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This section refers to coordinate systems designed to find objects in the night sky. Such coordinate systems must indicate the position of an object in the sky, but not its distance from Earth. Therefore, we can imagine that astronomical objects are all located on the walls of a celestial sphere, as the ancient Greeks imagined.
To define these coordinate systems, it is important to keep in mind that, due to the motion of Earth, objects in the sky are changing position constantly.
Altitude-Azimuth Coordinate System: based on the measurement relative to the horizon and the zenith. In this system, the coordinates of an object change with time and place, or depend of the time and place where the observer is. Altitude-Azimuth coordinates are local. They are very simple, but of limited use.
The coordinates are h, z, and A.
h = altitude, angle measured from the horizon to the object along the great circle that passes through that object and the zenith.
z = zenith distance, angle measured from the zenith to the object.
z + h = 90º
A = azimuth, angle measured along the horizon eastward from north to the great circle.
Besides this great circle, another frequently used great circle is the meridian, which passes through the observer’s zenith and intersects the horizon at the north and south poles.
These coordinates change within the same night due to the rotation of Earth, but also change between two equivalent times at two consecutive nights, due to the translation of Earth around the Sun. The solar time (the average interval of 24 hours between meridian crossings of the Sun) and the sidereal time (consecutive meridian crossings of a star) are different in about 4 minutes. In these 4 minutes, Earth rotates approximately 1º, which is the extra degree required to complete a solar day (361º). A full rotation with respect to the stars, however, always requires 360º, since they are so distant that do not move appreciably due to the translation of the Earth.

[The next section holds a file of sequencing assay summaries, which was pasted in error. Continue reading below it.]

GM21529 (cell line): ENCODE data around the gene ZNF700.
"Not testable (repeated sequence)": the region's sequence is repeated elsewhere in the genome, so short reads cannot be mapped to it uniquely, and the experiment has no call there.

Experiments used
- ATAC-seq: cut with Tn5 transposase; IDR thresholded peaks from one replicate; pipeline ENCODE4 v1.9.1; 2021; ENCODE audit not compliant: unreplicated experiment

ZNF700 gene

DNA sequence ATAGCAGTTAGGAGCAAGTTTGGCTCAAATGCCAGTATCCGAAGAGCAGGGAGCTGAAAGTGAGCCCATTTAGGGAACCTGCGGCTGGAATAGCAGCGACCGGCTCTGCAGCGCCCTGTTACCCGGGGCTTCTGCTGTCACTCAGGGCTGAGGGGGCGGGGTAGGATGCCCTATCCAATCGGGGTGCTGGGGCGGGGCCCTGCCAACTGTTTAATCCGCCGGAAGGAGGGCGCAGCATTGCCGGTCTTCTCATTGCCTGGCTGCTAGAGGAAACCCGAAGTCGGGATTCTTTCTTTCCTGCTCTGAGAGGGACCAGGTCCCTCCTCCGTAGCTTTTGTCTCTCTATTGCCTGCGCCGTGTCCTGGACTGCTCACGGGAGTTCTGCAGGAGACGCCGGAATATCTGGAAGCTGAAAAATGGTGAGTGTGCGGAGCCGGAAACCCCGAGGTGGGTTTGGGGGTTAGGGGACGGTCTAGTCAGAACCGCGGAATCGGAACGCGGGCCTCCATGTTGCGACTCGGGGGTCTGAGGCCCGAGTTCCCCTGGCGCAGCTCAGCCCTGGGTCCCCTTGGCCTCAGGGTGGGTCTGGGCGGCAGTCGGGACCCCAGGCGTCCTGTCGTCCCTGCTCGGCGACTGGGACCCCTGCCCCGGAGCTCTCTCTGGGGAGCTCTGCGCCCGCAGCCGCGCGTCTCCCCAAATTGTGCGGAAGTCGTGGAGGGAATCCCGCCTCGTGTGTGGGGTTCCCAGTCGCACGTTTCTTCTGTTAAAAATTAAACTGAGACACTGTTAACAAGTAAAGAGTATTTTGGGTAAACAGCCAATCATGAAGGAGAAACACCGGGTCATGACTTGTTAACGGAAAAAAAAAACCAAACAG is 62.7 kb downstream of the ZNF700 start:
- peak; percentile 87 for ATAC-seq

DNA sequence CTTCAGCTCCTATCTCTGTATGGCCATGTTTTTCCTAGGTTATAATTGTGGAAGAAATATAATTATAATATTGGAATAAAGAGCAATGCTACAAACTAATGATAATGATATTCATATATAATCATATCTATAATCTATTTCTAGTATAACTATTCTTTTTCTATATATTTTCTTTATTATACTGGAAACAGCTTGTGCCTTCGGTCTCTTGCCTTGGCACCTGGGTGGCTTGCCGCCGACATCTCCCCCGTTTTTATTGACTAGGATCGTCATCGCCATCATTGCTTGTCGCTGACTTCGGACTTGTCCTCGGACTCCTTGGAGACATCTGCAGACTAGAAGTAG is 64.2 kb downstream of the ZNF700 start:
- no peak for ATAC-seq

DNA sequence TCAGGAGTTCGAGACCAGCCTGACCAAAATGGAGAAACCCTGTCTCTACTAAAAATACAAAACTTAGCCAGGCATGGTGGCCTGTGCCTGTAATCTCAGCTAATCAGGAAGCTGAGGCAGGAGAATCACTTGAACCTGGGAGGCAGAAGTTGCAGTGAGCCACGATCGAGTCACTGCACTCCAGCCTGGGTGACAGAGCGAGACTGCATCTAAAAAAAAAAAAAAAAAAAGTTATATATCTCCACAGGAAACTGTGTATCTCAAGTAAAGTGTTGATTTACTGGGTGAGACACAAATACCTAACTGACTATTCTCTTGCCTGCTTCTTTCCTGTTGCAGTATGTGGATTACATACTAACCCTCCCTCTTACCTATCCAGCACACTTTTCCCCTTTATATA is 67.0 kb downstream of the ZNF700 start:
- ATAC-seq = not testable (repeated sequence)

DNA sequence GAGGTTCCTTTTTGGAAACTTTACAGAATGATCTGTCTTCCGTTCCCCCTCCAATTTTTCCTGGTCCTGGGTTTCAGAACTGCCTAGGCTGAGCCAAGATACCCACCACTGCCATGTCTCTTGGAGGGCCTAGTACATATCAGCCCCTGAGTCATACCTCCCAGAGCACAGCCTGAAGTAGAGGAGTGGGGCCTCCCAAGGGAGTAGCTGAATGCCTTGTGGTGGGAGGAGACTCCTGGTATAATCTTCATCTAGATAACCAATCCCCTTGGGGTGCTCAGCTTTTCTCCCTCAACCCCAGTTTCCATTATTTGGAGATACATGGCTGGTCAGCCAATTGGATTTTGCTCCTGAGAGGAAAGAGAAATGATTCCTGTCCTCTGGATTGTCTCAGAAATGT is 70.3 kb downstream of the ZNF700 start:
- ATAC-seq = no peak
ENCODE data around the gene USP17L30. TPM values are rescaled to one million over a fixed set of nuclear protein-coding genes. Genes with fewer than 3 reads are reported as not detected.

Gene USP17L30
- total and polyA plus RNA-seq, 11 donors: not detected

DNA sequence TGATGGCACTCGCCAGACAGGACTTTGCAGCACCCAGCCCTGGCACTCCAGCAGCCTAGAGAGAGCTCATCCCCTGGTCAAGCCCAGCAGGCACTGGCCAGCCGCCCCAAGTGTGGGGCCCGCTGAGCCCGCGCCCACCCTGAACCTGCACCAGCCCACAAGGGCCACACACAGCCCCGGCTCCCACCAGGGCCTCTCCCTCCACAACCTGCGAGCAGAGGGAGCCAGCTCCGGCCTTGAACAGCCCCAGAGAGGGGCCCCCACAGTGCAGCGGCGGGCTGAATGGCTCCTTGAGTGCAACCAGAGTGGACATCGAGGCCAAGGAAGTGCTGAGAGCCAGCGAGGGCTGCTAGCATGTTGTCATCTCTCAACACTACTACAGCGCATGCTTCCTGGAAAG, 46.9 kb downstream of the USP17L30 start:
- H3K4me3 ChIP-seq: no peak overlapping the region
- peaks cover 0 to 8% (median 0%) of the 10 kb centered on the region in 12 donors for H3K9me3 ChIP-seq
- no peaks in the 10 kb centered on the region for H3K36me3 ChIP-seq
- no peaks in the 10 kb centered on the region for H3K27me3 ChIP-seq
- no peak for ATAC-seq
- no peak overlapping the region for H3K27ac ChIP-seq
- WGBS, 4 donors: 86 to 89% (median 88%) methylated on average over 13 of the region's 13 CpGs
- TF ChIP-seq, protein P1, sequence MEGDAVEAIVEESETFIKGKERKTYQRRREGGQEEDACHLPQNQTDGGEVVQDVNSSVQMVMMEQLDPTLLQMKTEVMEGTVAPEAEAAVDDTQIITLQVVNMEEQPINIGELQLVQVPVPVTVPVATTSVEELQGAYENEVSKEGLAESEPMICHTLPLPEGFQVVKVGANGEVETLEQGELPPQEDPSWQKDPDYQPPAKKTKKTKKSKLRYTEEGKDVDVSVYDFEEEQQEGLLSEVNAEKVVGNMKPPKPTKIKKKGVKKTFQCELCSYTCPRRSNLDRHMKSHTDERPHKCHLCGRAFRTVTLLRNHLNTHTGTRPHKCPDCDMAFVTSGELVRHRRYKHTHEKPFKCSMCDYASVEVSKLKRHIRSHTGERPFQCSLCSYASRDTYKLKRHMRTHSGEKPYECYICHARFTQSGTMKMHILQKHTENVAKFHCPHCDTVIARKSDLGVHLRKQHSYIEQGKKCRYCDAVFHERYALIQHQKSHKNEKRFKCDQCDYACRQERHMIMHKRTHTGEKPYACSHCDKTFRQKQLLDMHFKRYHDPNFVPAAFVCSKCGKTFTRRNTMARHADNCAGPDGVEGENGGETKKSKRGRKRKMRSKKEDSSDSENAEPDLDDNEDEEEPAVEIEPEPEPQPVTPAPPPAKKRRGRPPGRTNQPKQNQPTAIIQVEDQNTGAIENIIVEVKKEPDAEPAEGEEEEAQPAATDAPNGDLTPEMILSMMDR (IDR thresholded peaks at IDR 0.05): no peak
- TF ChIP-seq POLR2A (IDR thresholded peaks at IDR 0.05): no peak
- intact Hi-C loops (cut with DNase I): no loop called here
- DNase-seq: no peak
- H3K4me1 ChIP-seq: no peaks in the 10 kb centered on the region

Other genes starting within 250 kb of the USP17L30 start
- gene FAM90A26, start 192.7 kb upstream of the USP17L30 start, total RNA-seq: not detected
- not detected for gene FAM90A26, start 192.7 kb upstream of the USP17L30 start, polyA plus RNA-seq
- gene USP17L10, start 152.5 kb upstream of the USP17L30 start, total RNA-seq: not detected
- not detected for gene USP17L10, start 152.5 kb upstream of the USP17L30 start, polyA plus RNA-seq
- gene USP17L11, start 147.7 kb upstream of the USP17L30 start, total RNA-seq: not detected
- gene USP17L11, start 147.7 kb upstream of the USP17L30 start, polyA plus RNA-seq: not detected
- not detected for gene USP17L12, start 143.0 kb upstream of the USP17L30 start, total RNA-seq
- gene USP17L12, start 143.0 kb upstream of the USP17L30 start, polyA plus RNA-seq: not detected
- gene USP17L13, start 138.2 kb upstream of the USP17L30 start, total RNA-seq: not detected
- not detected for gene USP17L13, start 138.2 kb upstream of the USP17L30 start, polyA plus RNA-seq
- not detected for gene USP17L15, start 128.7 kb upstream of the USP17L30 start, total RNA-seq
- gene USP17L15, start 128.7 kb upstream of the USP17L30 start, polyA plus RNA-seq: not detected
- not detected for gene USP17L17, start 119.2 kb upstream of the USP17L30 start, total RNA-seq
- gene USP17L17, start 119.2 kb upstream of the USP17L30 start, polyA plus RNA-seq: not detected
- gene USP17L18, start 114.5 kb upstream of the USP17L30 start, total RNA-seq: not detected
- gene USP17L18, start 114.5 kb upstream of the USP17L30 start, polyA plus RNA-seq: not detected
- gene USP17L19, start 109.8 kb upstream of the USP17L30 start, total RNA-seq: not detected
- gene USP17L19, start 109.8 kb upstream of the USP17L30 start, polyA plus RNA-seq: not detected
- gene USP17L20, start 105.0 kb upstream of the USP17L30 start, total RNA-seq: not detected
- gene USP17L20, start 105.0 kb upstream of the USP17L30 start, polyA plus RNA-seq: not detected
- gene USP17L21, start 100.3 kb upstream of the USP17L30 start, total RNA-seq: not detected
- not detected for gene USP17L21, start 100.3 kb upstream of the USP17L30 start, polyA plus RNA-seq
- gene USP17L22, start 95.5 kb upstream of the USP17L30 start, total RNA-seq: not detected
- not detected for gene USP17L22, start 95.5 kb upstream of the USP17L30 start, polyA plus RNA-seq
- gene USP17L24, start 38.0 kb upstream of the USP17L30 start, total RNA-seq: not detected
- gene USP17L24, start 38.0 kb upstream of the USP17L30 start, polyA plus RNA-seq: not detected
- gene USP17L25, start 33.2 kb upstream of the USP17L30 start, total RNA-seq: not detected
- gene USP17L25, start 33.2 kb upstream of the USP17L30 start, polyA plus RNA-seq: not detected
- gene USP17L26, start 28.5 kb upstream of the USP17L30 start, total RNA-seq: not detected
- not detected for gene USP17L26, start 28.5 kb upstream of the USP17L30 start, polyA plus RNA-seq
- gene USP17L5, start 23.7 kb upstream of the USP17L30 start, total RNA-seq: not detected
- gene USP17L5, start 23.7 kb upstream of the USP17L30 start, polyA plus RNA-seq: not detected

Also, due to the translation of the Earth around the Sun, we observe the Sun apparently move through the constellations along a path know as the ecliptic.
The last major influence on these coordinates is due to the seasons. The celestial equator (plane passing through Earth at its equator) is tilted approximately 23.5º with respect to the plane containing the translation of Earth. Thus the ecliptic has a sinusoidal shape (the Sun apparently moving up and down in the sky).
The Sun crosses the celestial equator twice during the year: during the autumnal equinox, and the vernal equinox. Also, the two “minima” of the sinusoidal motion of the Sun correspond to the summer solstice and the winter solstice.
The inclination of the Sun with respect to the celestial equator is the declination. It is measured in degrees, and the zero is set to the celestial equator, with positive (Sun above, i.e. summer in northern hemisphere) and negative values (Sun below, i.e. winter in northern hemisphere).